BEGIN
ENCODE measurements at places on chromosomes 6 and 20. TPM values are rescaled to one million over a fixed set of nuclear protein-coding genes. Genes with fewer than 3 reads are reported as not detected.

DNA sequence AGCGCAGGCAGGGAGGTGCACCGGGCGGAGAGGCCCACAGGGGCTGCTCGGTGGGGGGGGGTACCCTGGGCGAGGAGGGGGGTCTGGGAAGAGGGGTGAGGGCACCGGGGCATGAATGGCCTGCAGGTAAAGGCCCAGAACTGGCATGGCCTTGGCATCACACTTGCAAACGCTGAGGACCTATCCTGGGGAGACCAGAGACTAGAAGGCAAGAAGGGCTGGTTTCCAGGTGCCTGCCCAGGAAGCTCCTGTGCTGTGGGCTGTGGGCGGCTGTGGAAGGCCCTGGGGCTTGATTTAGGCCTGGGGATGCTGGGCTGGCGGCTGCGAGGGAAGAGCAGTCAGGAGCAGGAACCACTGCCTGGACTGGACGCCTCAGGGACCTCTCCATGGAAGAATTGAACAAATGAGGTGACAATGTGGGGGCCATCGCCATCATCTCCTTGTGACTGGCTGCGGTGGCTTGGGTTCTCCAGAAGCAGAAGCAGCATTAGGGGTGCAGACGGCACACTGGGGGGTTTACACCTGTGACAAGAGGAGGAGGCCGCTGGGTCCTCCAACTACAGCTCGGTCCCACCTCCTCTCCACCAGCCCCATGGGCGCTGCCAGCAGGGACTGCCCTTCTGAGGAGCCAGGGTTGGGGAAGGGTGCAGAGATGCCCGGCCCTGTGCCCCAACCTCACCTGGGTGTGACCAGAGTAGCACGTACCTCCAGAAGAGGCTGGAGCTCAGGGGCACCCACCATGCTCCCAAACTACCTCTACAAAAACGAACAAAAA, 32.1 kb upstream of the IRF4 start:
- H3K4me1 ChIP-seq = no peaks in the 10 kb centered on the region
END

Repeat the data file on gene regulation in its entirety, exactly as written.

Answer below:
ENCODE measurements at places on chromosomes 6 and 20. TPM values are rescaled to one million over a fixed set of nuclear protein-coding genes. Genes with fewer than 3 reads are reported as not detected.

DNA sequence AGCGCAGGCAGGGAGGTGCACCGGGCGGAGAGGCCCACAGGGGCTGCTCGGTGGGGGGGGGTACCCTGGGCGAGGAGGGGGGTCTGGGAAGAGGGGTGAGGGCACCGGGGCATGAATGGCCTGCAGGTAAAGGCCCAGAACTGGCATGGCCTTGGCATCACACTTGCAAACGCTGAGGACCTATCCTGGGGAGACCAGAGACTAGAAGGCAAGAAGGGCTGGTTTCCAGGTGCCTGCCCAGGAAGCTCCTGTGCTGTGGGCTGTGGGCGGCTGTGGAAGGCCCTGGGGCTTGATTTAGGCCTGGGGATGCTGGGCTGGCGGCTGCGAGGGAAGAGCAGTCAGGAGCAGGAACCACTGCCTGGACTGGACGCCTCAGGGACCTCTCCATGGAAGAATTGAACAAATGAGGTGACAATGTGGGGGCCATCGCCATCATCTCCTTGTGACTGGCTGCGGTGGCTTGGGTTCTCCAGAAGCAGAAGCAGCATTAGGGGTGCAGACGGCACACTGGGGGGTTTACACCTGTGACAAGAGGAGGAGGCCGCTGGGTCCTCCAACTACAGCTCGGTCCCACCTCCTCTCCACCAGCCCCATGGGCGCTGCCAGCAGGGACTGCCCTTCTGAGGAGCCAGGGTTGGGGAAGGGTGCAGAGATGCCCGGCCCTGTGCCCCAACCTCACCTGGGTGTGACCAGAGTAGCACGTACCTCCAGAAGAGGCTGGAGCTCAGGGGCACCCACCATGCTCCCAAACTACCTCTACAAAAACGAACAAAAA, 32.1 kb upstream of the IRF4 start:
- H3K4me1 ChIP-seq = no peaks in the 10 kb centered on the region